Whistleblower James Bingham who was fired by Xerox in 2000 said that Xerox played around with its accounts to disguise a deteriorating trading record. The reason for this the SEC was part of a scheme to enrich the managers (1 ).
Xerox Corp admitted to the SEC that it had made "improper payments" that had been paid to secure contracts from Indian government. contracts Back home the SEC charged that Xerox charged had accounting improprieties to increase its pre tax profits over a three year period from 1997 to 2000 (2 ).
The SEC issued a statement that said "If not for these improper accounting actions, Xerox would have fallen short of market expectations, often by a wide margin, in almost every reporting period from 1997 through 1999." (3 ).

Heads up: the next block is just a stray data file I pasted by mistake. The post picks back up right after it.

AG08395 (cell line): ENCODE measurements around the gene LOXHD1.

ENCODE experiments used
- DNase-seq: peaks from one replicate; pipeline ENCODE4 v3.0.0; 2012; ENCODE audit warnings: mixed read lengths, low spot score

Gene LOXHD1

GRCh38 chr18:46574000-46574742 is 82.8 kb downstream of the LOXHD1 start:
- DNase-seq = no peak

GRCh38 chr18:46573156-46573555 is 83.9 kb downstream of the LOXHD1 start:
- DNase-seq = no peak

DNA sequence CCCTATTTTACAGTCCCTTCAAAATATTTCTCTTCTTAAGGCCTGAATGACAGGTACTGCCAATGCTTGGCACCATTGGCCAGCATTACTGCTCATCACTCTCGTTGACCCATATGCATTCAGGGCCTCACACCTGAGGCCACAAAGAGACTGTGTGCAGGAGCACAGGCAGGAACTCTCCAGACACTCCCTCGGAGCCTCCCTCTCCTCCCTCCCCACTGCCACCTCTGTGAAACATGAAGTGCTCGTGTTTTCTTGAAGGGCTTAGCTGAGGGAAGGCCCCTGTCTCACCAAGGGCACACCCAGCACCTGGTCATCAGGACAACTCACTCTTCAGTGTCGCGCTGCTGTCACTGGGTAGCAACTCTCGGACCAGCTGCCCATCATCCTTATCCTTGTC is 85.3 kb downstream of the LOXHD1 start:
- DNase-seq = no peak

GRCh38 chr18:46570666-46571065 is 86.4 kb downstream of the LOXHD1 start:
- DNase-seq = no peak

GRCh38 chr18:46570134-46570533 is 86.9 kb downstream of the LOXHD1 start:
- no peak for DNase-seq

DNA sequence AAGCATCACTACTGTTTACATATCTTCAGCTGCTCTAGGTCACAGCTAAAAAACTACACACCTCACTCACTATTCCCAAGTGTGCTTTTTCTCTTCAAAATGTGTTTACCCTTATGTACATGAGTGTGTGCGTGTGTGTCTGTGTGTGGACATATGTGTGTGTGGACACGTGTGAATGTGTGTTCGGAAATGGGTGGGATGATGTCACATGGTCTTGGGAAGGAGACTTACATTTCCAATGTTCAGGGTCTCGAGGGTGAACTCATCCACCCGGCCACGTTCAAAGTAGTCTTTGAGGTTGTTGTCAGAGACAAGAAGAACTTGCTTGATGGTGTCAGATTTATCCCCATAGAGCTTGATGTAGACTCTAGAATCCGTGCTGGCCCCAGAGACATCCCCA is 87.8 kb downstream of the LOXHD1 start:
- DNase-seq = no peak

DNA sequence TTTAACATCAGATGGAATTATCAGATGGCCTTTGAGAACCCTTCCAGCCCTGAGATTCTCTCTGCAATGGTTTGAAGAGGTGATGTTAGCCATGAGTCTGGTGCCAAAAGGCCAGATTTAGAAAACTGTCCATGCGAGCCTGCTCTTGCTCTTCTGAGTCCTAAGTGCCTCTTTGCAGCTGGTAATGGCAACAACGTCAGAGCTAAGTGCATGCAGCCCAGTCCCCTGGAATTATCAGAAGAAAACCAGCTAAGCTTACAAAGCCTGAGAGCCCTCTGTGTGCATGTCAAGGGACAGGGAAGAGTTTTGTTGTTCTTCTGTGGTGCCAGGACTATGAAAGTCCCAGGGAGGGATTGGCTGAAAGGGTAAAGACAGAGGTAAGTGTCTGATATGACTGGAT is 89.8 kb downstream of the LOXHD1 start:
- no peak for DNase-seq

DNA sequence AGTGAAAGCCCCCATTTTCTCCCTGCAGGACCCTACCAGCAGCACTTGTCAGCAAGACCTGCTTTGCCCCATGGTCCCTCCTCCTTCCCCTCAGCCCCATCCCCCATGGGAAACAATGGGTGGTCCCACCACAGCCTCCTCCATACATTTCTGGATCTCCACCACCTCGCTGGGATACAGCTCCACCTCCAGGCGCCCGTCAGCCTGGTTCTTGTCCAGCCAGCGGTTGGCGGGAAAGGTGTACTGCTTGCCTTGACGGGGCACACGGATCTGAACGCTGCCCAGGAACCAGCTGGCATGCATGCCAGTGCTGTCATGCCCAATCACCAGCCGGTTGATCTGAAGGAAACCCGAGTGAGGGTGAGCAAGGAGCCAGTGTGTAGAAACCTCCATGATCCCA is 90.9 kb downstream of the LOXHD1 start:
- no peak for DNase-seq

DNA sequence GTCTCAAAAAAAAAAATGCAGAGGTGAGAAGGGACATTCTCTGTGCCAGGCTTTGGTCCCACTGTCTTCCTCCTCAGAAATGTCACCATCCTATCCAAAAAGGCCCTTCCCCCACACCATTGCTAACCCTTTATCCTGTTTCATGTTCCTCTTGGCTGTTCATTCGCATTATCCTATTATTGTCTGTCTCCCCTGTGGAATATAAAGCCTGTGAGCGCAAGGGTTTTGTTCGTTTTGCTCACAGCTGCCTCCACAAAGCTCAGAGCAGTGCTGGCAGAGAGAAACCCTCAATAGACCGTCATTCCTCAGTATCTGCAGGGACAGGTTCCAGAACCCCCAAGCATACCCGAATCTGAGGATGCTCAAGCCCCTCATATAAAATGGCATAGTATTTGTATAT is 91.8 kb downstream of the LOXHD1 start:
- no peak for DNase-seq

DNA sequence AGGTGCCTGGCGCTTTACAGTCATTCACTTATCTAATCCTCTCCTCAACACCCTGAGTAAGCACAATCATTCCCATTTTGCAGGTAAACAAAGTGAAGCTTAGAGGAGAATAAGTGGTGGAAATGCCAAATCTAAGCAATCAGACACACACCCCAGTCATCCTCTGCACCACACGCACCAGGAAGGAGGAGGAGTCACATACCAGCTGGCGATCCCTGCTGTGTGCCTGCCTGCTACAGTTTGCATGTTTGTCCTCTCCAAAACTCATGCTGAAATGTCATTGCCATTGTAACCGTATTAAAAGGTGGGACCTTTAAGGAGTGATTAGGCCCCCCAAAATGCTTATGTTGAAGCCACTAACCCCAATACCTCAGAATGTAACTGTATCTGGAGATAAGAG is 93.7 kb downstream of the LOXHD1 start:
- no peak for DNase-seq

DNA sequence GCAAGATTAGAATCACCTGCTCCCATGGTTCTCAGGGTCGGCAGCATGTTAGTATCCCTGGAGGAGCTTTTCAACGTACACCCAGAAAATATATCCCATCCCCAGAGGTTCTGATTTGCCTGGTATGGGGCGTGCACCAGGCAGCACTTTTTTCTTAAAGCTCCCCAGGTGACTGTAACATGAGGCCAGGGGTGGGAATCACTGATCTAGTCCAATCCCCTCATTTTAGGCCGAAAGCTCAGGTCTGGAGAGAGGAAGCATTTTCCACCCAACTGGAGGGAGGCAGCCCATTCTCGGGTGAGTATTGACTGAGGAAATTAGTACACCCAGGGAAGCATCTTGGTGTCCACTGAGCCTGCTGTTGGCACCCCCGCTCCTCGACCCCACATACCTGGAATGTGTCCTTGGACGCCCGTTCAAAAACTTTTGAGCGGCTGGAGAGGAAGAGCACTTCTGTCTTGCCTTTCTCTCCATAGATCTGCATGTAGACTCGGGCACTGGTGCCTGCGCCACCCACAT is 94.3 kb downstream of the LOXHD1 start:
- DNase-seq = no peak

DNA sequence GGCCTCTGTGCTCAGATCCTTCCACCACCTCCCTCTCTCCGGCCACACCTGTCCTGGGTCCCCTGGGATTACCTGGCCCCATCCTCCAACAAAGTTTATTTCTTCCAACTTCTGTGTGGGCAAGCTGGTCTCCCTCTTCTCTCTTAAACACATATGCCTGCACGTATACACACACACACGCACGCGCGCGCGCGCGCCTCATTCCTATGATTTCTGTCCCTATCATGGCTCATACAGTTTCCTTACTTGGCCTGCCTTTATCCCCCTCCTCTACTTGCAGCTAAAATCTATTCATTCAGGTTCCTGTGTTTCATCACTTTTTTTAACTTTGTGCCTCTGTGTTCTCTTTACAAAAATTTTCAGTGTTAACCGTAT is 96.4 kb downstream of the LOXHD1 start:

Xerox was already fined one for questionable accounting, but in 2002 it confessed it had overstated its revenue for the past five years (4 ).
Xerox said In its annual report submitted to the U.S. Securities and Exchange Commission in 2002 "In India, we learned of certain improper payments made over a period of years in connection with sales to government customers by employees of our majority-owned subsidiary in that country," (5 ).